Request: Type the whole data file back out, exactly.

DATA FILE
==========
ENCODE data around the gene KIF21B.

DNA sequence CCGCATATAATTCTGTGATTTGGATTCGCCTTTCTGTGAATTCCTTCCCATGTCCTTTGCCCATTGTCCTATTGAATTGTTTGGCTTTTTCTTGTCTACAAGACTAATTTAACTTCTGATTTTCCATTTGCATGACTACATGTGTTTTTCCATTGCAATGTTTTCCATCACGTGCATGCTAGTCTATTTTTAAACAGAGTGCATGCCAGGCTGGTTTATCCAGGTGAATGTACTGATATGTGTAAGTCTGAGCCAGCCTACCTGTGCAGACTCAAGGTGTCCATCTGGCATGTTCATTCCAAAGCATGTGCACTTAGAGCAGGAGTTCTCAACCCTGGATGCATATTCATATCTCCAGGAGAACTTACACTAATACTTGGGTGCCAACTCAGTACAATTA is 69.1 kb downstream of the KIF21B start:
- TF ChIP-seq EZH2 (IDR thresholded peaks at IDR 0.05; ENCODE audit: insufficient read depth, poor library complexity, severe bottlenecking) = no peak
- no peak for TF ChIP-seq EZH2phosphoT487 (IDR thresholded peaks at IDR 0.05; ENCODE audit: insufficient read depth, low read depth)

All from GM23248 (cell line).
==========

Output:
ENCODE data around the gene KIF21B.

DNA sequence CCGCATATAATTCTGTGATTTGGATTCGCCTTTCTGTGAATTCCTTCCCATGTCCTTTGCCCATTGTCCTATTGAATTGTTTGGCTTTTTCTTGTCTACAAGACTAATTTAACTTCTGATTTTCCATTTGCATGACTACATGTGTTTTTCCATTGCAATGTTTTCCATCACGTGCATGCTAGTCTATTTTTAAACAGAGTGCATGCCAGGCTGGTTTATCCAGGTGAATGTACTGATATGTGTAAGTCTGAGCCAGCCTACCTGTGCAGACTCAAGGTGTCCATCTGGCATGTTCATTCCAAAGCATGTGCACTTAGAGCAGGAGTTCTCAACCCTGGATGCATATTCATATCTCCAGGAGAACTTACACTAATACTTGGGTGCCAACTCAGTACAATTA is 69.1 kb downstream of the KIF21B start:
- TF ChIP-seq EZH2 (IDR thresholded peaks at IDR 0.05; ENCODE audit: insufficient read depth, poor library complexity, severe bottlenecking) = no peak
- no peak for TF ChIP-seq EZH2phosphoT487 (IDR thresholded peaks at IDR 0.05; ENCODE audit: insufficient read depth, low read depth)

All from GM23248 (cell line).